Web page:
residence time

All Sources -
Updated Media sources (1) About encyclopedia.com content Print Topic Share Topic
views updated

residence time
1. (removal time) The time that a given substance remains in a particular compartment of a biogeochemical cycle.

2. The time during which water remains within an aquifer, lake, river, or other water body before continuing around the hydrological cycle. The time involved may vary from days for shallow gravel aquifers to millions of years for deep aquifers with very low values for hydraulic conductivity. Residence times of water in rivers are a few days, while in large lakes residence time ranges up to several decades. Residence times of continental ice sheets is hundreds of thousands of years, of small glaciers a few decades.

3. The average time a particular element of sea water spends in solution between the time it first enters and the time it is removed from the ocean.

4. The average time that a water molecule or particulate pollutant spends in the atmosphere. For pollutants (e.g. dust from a volcanic eruption), the residence time may range from a few weeks in the lower troposphere to several years in the upper stratosphere, before it is scavenged out by precipitation. For water molecules the overall average is believed to be 9–10 days.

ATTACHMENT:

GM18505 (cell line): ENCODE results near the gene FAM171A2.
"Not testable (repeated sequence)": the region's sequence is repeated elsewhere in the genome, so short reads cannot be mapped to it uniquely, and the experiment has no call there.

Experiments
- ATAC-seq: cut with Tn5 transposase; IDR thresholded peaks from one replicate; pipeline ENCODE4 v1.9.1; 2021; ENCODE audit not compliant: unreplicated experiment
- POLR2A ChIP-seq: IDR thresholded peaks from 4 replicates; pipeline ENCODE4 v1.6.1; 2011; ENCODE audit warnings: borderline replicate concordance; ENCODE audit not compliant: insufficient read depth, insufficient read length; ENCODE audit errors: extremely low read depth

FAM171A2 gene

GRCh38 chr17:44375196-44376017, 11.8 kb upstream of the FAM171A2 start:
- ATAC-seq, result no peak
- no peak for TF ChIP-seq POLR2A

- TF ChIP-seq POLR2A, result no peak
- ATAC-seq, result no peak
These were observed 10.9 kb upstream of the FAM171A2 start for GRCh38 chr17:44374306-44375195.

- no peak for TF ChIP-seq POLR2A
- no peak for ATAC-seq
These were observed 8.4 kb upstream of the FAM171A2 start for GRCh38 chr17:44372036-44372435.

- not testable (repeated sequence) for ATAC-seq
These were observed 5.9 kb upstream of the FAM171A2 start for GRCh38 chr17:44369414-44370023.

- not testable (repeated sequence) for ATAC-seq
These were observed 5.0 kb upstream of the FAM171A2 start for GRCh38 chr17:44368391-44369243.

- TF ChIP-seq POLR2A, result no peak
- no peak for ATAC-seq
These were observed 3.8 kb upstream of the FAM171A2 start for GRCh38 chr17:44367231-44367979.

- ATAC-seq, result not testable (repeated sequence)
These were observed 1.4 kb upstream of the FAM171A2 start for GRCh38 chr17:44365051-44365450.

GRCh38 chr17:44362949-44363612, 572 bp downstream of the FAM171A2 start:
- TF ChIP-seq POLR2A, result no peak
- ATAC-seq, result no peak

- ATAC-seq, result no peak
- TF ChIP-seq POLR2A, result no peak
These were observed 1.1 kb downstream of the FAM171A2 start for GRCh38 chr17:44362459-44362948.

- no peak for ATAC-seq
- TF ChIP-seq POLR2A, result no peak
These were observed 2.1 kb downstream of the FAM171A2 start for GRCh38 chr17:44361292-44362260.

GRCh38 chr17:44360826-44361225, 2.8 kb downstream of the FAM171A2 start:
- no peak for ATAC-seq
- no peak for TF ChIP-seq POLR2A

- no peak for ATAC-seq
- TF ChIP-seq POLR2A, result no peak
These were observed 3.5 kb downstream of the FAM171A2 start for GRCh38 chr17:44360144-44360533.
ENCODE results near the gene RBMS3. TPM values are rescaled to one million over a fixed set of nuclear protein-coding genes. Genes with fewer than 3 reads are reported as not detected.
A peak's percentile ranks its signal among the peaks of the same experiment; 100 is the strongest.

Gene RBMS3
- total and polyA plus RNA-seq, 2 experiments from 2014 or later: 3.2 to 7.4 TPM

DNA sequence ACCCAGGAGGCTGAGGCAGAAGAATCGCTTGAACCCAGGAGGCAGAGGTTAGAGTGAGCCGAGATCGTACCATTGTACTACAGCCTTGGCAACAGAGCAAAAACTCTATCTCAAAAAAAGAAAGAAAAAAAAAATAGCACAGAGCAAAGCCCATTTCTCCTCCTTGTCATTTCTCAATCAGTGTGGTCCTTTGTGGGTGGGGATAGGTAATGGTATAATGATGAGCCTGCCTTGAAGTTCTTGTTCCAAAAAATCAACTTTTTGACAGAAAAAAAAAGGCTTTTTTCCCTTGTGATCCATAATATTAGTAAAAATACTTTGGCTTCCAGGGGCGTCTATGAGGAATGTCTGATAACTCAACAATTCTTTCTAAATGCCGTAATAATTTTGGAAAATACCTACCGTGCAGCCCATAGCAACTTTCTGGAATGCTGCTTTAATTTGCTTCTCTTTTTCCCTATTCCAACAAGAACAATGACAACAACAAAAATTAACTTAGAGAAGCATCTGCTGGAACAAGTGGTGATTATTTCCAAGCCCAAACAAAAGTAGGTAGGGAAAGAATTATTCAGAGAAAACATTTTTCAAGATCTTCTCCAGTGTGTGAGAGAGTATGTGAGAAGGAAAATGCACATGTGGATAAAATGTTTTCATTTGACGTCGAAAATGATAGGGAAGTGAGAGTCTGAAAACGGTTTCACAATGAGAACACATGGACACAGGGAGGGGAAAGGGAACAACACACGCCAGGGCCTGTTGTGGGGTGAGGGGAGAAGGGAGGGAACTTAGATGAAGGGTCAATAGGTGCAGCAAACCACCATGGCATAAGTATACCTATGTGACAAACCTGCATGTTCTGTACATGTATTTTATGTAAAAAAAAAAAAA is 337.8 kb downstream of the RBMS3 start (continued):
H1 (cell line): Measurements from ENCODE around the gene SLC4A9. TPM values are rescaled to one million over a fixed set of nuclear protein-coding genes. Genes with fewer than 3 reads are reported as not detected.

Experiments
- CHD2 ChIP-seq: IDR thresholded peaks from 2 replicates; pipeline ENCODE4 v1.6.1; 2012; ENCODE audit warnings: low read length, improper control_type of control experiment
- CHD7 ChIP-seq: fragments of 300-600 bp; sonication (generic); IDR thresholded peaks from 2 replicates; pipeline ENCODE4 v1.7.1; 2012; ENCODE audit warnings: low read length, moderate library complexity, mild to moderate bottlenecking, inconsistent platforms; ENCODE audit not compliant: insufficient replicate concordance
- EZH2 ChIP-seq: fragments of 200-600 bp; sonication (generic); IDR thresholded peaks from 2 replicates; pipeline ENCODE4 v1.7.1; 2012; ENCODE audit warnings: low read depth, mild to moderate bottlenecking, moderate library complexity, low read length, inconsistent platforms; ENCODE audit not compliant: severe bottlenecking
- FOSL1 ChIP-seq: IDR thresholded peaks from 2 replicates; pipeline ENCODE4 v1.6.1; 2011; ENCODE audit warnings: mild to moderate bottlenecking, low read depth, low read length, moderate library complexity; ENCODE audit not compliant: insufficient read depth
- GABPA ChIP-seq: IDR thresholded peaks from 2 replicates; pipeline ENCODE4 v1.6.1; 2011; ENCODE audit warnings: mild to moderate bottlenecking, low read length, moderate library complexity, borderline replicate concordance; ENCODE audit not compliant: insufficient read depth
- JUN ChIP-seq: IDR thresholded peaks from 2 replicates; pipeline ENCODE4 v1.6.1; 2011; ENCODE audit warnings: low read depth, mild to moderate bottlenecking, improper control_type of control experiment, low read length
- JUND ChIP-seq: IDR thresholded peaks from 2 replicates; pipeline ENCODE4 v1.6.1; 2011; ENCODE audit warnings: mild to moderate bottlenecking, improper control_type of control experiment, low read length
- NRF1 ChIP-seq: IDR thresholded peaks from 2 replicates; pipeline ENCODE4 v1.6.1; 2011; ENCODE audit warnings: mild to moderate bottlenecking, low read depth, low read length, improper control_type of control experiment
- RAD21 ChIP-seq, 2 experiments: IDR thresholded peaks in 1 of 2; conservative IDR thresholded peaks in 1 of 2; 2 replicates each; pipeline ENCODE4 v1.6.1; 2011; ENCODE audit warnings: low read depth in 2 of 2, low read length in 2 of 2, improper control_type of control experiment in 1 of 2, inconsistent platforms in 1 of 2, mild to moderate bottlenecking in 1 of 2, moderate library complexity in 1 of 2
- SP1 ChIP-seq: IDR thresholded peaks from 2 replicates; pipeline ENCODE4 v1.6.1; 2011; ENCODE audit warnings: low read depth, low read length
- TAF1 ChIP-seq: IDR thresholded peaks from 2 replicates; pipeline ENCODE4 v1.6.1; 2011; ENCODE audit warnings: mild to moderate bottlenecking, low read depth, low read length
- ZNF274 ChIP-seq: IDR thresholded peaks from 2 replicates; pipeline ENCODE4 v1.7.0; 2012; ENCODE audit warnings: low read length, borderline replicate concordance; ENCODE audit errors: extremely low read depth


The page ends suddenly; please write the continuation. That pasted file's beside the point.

views updated

residence time
1. (removal time) The time that a given substance remains in a particular compartment of a biogeochemical cycle.

2. The length of time water remains within an aquifer, lake, river, or other water body before continuing around the hydrological cycle. The time involved may vary from days for shallow gravel aquifers to millions of years for deep aquifers with very low values for hydraulic conductivity. Residence times of water in rivers are a few days, while in large lakes residence time ranges up to several decades. Residence times of continental ice sheets are hundreds of thousands of years, of small glaciers a few decades.

3. The average time a particular substance spends in solution in sea water between the time it first enters and the time it is removed from the ocean.

4. The average time that water remains in soil or rock.

5. The average time that a water molecule or particulate pollutant spends in the atmosphere. The residence time for pollutants ranges from a few weeks in the lower troposphere to several years in the upper stratosphere, before it is scavenged out by precipitation. For water molecules the overall average is believed to be 9–10 days.

views updated

Residence time

Residence time is the length of time that a substance, usually a hazardous material , can be detected in a given environment . For example, airborne pollutants are carried into the atmosphere by natural updrafts. The concentration and size of the particulates and their residence time exerts varying degrees of influence on the solar radiation balance. Other examples include the period of time that oxidant concentrations such as PAN-type or ozone remain in the atmosphere, or the period of time that nuclear by-products are found in the atmosphere or in the soil .

See also Hazardous waste siting; Radioactive waste

views updated

residence time (removal time) The time that a given substance remains in a particular compartment of a biogeochemical cycle. In particular, residence time is used to denote the time taken for pollutants to be removed from the atmosphere by natural processes.